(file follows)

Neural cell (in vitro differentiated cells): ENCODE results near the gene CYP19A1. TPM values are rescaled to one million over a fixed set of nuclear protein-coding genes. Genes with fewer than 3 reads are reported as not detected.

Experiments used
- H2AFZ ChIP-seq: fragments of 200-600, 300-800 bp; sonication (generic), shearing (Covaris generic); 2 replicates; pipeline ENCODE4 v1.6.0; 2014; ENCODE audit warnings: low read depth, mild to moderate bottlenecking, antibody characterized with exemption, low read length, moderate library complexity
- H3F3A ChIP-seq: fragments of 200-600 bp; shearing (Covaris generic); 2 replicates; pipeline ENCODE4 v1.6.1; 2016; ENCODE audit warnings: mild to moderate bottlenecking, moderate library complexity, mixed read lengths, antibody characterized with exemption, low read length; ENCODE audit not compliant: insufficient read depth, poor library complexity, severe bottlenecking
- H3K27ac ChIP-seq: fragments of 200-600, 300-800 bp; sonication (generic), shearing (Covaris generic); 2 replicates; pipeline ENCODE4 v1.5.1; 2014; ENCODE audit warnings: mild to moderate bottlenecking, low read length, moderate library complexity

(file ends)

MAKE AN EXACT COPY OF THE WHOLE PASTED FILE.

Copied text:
Neural cell (in vitro differentiated cells): ENCODE results near the gene CYP19A1. TPM values are rescaled to one million over a fixed set of nuclear protein-coding genes. Genes with fewer than 3 reads are reported as not detected.

Experiments used
- H2AFZ ChIP-seq: fragments of 200-600, 300-800 bp; sonication (generic), shearing (Covaris generic); 2 replicates; pipeline ENCODE4 v1.6.0; 2014; ENCODE audit warnings: low read depth, mild to moderate bottlenecking, antibody characterized with exemption, low read length, moderate library complexity
- H3F3A ChIP-seq: fragments of 200-600 bp; shearing (Covaris generic); 2 replicates; pipeline ENCODE4 v1.6.1; 2016; ENCODE audit warnings: mild to moderate bottlenecking, moderate library complexity, mixed read lengths, antibody characterized with exemption, low read length; ENCODE audit not compliant: insufficient read depth, poor library complexity, severe bottlenecking
- H3K27ac ChIP-seq: fragments of 200-600, 300-800 bp; sonication (generic), shearing (Covaris generic); 2 replicates; pipeline ENCODE4 v1.5.1; 2014; ENCODE audit warnings: mild to moderate bottlenecking, low read length, moderate library complexity